In the first case, storage will have to be allocated for two tensors, source and target, and elements will be copied from the latter to the former. In the second, physically there will be just a single tensor, referenced by two logical entities with distinct metadata.

Not surprisingly, for performance reasons, the second operation is preferred.

Zero-copy reshaping

We start with zero-copy methods, as we’ll want to use them whenever we can.

A special case often seen in practice is adding or removing a singleton dimension.

unsqueeze() adds a dimension of size 1 at a position specified by dim:

t1 <- torch_randint(low = 3, high = 7, size = c(3, 3, 3))
t1$size()
## [1] 3 3 3
t2 <- t1$unsqueeze(dim = 1)
t2$size()
## [1] 1 3 3 3
t3 <- t1$unsqueeze(dim = 2)
t3$size()
## [1] 3 1 3 3

Conversely, squeeze() removes singleton dimensions:

t4 <- t3$squeeze()
t4$size()
## [1] 3 3 3

The same could be accomplished with view(). view(), however, is much more general, in that it allows you to reshape the data to any valid dimensionality. (Valid meaning: The number of elements stays the same.)

Here we have a 3x2 tensor that is reshaped to size 2x3:

t1 <- torch_tensor(rbind(c(1, 2), c(3, 4), c(5, 6)))
t1
## torch_tensor
##  1  2
##  3  4
##  5  6
## [ CPUFloatType{3,2} ]
t2 <- t1$view(c(2, 3))
t2
## torch_tensor
##  1  2  3
##  4  5  6
## [ CPUFloatType{2,3} ]

(Note how this is different from matrix transposition.)

Instead of going from two to three dimensions, we can flatten the matrix to a vector.

t4 <- t1$view(c(-1, 6))

t4$size()
## [1] 1 6
t4
## torch_tensor
##  1  2  3  4  5  6
## [ CPUFloatType{1,6} ]

In contrast to indexing operations, this does not drop dimensions.

Like we said above, operations like squeeze() or view() do not make copies. Or, put differently: The output tensor shares storage with the input tensor. We can in fact verify this ourselves:

t1$storage()$data_ptr()
## [1] "0x55d7dd0a8f00"
t2$storage()$data_ptr()
## [1] "0x55d7dd0a8f00"

What’s different is the storage metadata torch keeps about both tensors. Here, the relevant information is the stride:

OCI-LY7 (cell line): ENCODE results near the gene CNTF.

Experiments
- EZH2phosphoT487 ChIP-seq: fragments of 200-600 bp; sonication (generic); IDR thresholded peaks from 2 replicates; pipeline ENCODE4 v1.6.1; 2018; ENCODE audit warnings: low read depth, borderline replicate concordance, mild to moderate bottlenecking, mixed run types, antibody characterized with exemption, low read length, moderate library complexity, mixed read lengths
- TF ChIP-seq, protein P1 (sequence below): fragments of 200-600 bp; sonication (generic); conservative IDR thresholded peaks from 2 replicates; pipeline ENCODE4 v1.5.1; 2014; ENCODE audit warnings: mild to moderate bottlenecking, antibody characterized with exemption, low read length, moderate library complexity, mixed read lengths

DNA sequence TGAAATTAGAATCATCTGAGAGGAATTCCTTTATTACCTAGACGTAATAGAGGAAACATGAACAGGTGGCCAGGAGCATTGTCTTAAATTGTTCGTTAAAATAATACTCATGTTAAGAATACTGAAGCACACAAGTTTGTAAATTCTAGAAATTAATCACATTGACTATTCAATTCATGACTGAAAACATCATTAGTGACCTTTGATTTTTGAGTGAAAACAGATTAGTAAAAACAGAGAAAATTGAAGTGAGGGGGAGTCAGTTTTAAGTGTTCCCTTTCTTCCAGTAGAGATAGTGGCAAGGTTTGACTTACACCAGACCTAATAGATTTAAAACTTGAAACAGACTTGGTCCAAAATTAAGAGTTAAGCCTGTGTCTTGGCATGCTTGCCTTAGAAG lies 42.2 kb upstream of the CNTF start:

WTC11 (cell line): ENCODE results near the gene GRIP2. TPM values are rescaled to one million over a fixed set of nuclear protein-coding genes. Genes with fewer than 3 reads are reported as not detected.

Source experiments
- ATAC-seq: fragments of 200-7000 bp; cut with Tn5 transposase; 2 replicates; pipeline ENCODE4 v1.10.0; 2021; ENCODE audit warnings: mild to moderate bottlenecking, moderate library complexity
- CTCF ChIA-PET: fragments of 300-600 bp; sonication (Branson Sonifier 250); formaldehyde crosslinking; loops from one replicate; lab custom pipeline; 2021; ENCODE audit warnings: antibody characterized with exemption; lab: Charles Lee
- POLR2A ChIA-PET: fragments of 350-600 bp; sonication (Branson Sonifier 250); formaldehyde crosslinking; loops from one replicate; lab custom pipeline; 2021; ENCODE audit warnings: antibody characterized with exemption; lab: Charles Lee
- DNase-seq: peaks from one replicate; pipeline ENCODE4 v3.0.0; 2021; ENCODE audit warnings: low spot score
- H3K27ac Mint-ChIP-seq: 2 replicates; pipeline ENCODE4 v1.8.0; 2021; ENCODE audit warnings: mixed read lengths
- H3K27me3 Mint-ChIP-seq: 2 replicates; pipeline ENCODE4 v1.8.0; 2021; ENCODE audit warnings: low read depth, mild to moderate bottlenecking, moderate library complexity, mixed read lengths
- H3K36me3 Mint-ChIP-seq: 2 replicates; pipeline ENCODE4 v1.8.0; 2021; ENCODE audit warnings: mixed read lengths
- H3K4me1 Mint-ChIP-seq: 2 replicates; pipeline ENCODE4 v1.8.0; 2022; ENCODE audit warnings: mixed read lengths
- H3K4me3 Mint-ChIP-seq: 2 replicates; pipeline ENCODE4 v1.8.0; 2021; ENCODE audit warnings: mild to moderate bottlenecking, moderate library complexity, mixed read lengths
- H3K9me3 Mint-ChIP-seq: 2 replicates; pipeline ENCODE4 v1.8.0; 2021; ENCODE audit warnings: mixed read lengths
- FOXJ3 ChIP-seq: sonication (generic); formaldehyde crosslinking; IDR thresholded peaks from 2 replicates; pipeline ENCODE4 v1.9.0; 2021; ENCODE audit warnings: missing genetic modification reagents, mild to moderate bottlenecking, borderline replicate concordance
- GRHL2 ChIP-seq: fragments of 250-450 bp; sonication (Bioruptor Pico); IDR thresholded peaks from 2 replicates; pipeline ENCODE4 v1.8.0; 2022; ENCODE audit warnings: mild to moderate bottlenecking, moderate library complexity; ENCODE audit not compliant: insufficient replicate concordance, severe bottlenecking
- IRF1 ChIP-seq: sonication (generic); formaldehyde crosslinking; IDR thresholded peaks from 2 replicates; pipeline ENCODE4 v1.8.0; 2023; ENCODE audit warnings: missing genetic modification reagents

A tensor’s stride() method tracks, for every dimension, how many elements have to be traversed to arrive at its next element (row or column, in two dimensions). For t1 above, of shape 3x2, we have to skip over 2 items to arrive at the next row. To arrive at the next column though, in every row we just have to skip a single entry:

t1$stride()
## [1] 2 1

For t2, of shape 3x2, the distance between column elements is the same, but the distance between rows is now 3:

t2$stride()
## [1] 3 1

While zero-copy operations are optimal, there are cases where they won’t work.

With view(), this can happen when a tensor was obtained via an operation – other than view() itself – that itself has already modified the stride. One example would be transpose():

t1 <- torch_tensor(rbind(c(1, 2), c(3, 4), c(5, 6)))
t1
## torch_tensor
##  1  2
##  3  4
##  5  6
## [ CPUFloatType{3,2} ]
t1$stride()
## [1] 2 1
t2 <- t1$t()
t2
## torch_tensor
##  1  3  5
##  2  4  6
## [ CPUFloatType{2,3} ]
t2$stride()
## [1] 1 2

In torch lingo, tensors – like t2 – that re-use existing storage (and just read it differently), are said not to be “contiguous”1. One way to reshape them is to use contiguous() on them before. We’ll see this in the next subsection.

Reshape with copy

In the following snippet, trying to reshape t2 using view() fails, as it already carries information indicating that the underlying data should not be read in physical order.

t1 <- torch_tensor(rbind(c(1, 2), c(3, 4), c(5, 6)))

t2 <- t1$t()

#t2$view(6) # error!

However, if we first call contiguous() on it, a new tensor is created, which may then be (virtually) reshaped using view().2

t3 <- t2$contiguous()

t3$view(6)
## torch_tensor
##  1
##  3
##  5
##  2
##  4
##  6
## [ CPUFloatType{6} ]